12/20/2016 12:21 EST | Updated 12/21/2017 00:12 EST

Video streaming alternatives you might not know about

Finding what you're looking for on Netflix, CraveTV and Amazon Prime Video isn't always so easy, despite thousands of titles spanning almost every genre.

So having a few extra alternatives certainly doesn't hurt.

Over the past few years, a number of other streaming services have quietly joined the Canadian market.

And while many have operated with little fanfare, that doesn't necessarily mean they aren't worth a look.

Here are a few lesser-known video streaming services where you might discover a hidden gem:


Name: TubiTV

What: Hosting an extensive selection of older Hollywood hits and low-budget titles — many of them from the libraries of MGM and Paramount — this service is a fond reminder of the days when you perused the aisles of your local Blockbuster Video. Updated regularly, the standouts include Robert DeNiro's action hit "Ronin," Russell Crowe's "Gladiator" and a whole bunch of old Chuck Norris and Charles Bronson flicks. Bonus points for a section labelled "Not on Netflix," and subcategories like "Chinese TV" and "So Much Korean Drama."

Price: Free with a few commercial breaks.

Where to watch: Pretty much every streaming gateway is supported, including apps for mobile devices running Apple and Google operating systems, as well as Xbox game systems, Apple TV, Roku and Chromecast.


Name: Hoopla

What: This portal for films, TV shows, music, ebooks and comic books stands apart because it's available only through your public library. Users can access a broad and diverse selection of films, including brand new titles like Woody Allen's "Cafe Society" and Barack and Michelle Obama drama "Southside With You." For the kids, most of the old live-action Disney favourites like "Flight of the Navigator" and "The Love Bug" are also available. Titles are regularly updated and can be downloaded for offline playback.

Price: Free with an active library card. Check with your local branch to see if they support the service.

Where: Mobile phones using Apple and Google operating systems, Apple TV and Chromecast.


Name: Crackle

What: Launched nearly 10 years ago to give another life to older films owned by Sony Entertainment, the streaming service has come into its own with original series like Jerry Seinfeld's "Comedians in Cars Getting Coffee" and thriller "Chosen." Those play alongside seasons of "Dawson's Creek" and "Community," and Hollywood flicks like "Snakes on a Plane" and "Stand By Me." The downside is Crackle's selection is limited.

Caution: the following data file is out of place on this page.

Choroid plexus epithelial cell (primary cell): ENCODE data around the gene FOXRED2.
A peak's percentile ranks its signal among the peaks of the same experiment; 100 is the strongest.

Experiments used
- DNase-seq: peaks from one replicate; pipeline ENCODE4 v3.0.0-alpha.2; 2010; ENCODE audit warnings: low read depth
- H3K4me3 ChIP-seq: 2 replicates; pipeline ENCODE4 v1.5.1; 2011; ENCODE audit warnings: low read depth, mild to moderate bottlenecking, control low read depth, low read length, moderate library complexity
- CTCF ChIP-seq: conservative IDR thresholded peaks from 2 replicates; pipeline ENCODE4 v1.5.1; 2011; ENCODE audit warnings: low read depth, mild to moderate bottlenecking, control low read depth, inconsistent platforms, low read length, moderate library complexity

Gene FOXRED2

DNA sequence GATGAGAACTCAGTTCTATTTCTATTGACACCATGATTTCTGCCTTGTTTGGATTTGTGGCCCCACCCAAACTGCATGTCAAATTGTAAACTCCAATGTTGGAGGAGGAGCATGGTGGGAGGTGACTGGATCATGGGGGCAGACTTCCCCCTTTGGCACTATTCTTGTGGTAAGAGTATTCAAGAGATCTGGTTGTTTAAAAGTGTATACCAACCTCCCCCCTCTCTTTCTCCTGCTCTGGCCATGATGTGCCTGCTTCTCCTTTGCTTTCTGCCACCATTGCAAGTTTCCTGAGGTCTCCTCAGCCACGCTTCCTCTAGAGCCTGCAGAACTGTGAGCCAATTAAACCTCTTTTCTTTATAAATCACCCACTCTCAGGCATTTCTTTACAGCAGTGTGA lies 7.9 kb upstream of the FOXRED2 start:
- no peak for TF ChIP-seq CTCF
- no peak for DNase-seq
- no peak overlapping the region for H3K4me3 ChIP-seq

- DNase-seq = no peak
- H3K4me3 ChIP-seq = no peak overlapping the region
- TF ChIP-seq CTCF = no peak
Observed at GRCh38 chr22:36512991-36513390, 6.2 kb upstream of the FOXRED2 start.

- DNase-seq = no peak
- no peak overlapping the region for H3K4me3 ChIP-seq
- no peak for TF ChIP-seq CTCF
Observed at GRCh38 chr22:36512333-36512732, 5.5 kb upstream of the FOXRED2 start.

Price: Free with frequent commercial breaks.

Where: Most Sony devices support Crackle, including its PlayStation 3 and 4 consoles and many Blu-ray players. There are also apps for mobile phones using Apple and Google operating systems, some smart TVs, as well as Xbox systems, Roku, Apple TV and Chromecast.


Name: TMN Go

What: Companion to pay-TV channel The Movie Network, this is where many new Hollywood movies, fresh series from HBO Canada and older classics airing on TMN Encore can be accessed online. HBO hits like "Westworld" and "Last Week Tonight with John Oliver" are exclusively posted here almost immediately after they air on television. Many new Canadian movies like Deepa Mehta's "Beeba Boys" and David Cronenberg's "Map to the Stars" also grab space on the service that's updated almost daily.

Price: Only available with a subscription to the The Movie Network TV channel, which varies in price by cable provider.

Where: Mobile phones using Apple, Google and Windows operating systems. Samsung smart TVs and Blu-ray players, Xbox consoles and Chromecast.


Names: Mubi/Shudder/

What: Niche streaming services are vying for audiences by curating selections of film and TV series often unavailable elsewhere. World cinema supporter Mubi helped pioneer the concept with its selection of 30 hand-picked films offered on a rotating basis each month. Others like horror cinema hub Shudder, British TV champion, and anime service Crunchyroll are picking up the slack from big streaming competitors that prefer to chase broader audiences.

Price: Starts as low as $4.99 a month for Shudder and Many others are similarly priced.

Where: Most services support devices on the Apple and Google platforms, Roku and Xbox consoles, as well as Apple TV and Chromecast.


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